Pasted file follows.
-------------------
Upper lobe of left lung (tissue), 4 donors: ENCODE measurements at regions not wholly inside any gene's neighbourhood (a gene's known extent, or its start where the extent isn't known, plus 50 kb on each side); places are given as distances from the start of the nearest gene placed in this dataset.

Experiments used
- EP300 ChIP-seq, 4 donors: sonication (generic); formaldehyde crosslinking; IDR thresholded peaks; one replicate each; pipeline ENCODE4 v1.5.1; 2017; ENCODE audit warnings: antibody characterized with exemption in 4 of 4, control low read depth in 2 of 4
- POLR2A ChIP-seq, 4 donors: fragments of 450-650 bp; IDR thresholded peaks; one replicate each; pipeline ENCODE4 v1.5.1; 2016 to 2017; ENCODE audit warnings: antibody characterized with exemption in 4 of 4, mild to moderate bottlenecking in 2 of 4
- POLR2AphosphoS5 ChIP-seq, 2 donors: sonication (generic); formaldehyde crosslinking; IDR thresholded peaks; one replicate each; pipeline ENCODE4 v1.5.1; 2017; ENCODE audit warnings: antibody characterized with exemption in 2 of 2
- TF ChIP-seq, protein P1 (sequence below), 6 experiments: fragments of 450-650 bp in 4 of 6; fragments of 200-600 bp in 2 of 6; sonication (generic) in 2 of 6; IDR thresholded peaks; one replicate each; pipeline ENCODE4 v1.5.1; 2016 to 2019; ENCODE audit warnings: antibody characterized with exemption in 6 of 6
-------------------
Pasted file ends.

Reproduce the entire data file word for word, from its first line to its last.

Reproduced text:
Upper lobe of left lung (tissue), 4 donors: ENCODE measurements at regions not wholly inside any gene's neighbourhood (a gene's known extent, or its start where the extent isn't known, plus 50 kb on each side); places are given as distances from the start of the nearest gene placed in this dataset.

Experiments used
- EP300 ChIP-seq, 4 donors: sonication (generic); formaldehyde crosslinking; IDR thresholded peaks; one replicate each; pipeline ENCODE4 v1.5.1; 2017; ENCODE audit warnings: antibody characterized with exemption in 4 of 4, control low read depth in 2 of 4
- POLR2A ChIP-seq, 4 donors: fragments of 450-650 bp; IDR thresholded peaks; one replicate each; pipeline ENCODE4 v1.5.1; 2016 to 2017; ENCODE audit warnings: antibody characterized with exemption in 4 of 4, mild to moderate bottlenecking in 2 of 4
- POLR2AphosphoS5 ChIP-seq, 2 donors: sonication (generic); formaldehyde crosslinking; IDR thresholded peaks; one replicate each; pipeline ENCODE4 v1.5.1; 2017; ENCODE audit warnings: antibody characterized with exemption in 2 of 2
- TF ChIP-seq, protein P1 (sequence below), 6 experiments: fragments of 450-650 bp in 4 of 6; fragments of 200-600 bp in 2 of 6; sonication (generic) in 2 of 6; IDR thresholded peaks; one replicate each; pipeline ENCODE4 v1.5.1; 2016 to 2019; ENCODE audit warnings: antibody characterized with exemption in 6 of 6